David Beckham in the making…


“Your baby is the size of a banana!” Lol, well that’s what my app, “What to expect”, says. I’m 21 weeks today and the baby is kicking more than ever before. It almost feels like he never rests but apparently babies at this stage sleep 14 hours a day. Lucky little monkeys! It’s so hard to get a good nights sleep when you’re constricted to sleeping on the right or left side of your body!

I’m hoping all this kicking is training for my sons professional soccer career! Although there are many moms that won’t feel the baby kick, not for another few weeks, it definitely makes it all feel very real now. What’s even more special is that my husband was able to finally feel the baby kick! He placed his hand on my belly and felt a few swift ones. It’s an amazing bonding experience to have with your partner.

My appetite has also increased. Well more like, I get nausea and know it’s time to eat, again! My babies taste buds are all intact. For example, if I eat spicey Mexican food, he will taste it! So it’s more important than ever that I eat healthy foods such as broccoli, carrots etc. because my baby will more likely continue to eat those foods and like them later on.

As for me exercising, I have taken on prenatal yoga 2 times a week because it makes me feel great! Although its a prenatal class, it challenges me and makes me stretch all the parts of my body that ache every morning. I highly recommend it for any pregnant mommy to be. Start slow so you don’t hurt yourself!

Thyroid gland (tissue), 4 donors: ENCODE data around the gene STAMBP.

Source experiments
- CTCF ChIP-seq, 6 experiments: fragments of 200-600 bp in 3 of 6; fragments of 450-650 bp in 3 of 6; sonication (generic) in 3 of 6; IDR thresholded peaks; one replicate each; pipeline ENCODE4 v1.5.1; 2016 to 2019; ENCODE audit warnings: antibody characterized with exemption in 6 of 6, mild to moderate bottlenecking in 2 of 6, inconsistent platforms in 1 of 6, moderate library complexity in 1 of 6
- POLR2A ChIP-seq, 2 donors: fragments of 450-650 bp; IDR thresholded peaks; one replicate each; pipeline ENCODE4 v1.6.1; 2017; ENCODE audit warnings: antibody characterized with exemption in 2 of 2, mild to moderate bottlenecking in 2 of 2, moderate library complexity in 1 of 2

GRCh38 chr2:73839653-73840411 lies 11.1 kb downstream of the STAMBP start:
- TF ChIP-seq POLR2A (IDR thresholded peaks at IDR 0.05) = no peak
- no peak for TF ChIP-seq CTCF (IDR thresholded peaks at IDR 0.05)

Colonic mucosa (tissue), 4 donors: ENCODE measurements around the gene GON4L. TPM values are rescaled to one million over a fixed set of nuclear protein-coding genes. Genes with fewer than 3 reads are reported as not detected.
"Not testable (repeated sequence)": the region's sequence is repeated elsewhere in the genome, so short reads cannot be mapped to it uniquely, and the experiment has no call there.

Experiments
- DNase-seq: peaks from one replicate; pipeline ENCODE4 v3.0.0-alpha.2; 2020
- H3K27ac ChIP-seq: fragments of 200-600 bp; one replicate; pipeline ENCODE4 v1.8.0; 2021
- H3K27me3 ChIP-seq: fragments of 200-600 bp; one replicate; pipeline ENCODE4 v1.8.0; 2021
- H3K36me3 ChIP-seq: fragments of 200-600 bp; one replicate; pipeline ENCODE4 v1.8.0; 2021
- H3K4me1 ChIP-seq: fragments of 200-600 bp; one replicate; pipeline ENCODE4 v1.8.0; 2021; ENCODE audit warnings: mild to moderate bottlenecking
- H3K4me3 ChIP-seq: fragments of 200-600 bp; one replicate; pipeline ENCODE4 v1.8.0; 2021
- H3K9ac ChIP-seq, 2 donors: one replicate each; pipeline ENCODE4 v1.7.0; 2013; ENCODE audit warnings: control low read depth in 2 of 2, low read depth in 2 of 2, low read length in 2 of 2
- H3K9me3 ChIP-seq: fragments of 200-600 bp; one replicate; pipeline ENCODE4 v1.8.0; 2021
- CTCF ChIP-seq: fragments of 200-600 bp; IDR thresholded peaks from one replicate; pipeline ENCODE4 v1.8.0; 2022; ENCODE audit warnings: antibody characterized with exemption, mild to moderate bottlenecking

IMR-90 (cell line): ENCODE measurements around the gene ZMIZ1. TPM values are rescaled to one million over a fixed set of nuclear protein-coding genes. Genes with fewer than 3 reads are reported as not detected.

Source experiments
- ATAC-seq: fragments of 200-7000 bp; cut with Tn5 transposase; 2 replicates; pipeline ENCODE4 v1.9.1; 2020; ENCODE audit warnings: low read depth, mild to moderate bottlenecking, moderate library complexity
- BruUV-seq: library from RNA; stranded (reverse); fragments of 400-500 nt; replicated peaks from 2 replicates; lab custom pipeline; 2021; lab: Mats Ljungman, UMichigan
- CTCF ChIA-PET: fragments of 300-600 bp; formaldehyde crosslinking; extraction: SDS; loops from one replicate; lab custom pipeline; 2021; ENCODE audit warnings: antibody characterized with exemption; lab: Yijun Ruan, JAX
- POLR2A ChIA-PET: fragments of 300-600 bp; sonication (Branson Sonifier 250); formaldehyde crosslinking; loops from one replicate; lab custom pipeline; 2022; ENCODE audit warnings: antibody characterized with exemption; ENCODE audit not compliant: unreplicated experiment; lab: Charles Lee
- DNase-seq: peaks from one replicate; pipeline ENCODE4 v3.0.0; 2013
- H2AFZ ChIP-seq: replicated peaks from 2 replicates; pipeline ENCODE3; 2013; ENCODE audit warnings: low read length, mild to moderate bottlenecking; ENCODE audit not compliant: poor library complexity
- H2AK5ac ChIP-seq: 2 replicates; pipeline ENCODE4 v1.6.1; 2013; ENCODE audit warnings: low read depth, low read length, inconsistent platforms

Yoga poses to avoid while pregnant


Ever take a prenatal yoga class while pregnant? Most classes are pretty easy with many modifications to keep a low impact workout.  Other classes like the one I took yesterday at Yoga Works, Montana was a level 2 prenatal class that seriously felt like a regular level 2 yoga class. There weren’t any real modifications. Woman in their first, second and third trimesters were all bending and stretching like crazy! It was pretty shocking to watch and I kept feeling like, my body can do this but am I suppose to?

I stayed after class and spoke with the professional instructor from yoga works and she said yes, your body can handle it.

But as I dig deeper and read more about yoga and pregnancy there are a lot of descriptensies  about which poses are safe and which are dangerous throughout your pregnancy. I always believe you should be your own doctor in addition to having a professional one. You should research and feel comfortable before doing anything that a professional tells you is ok to do.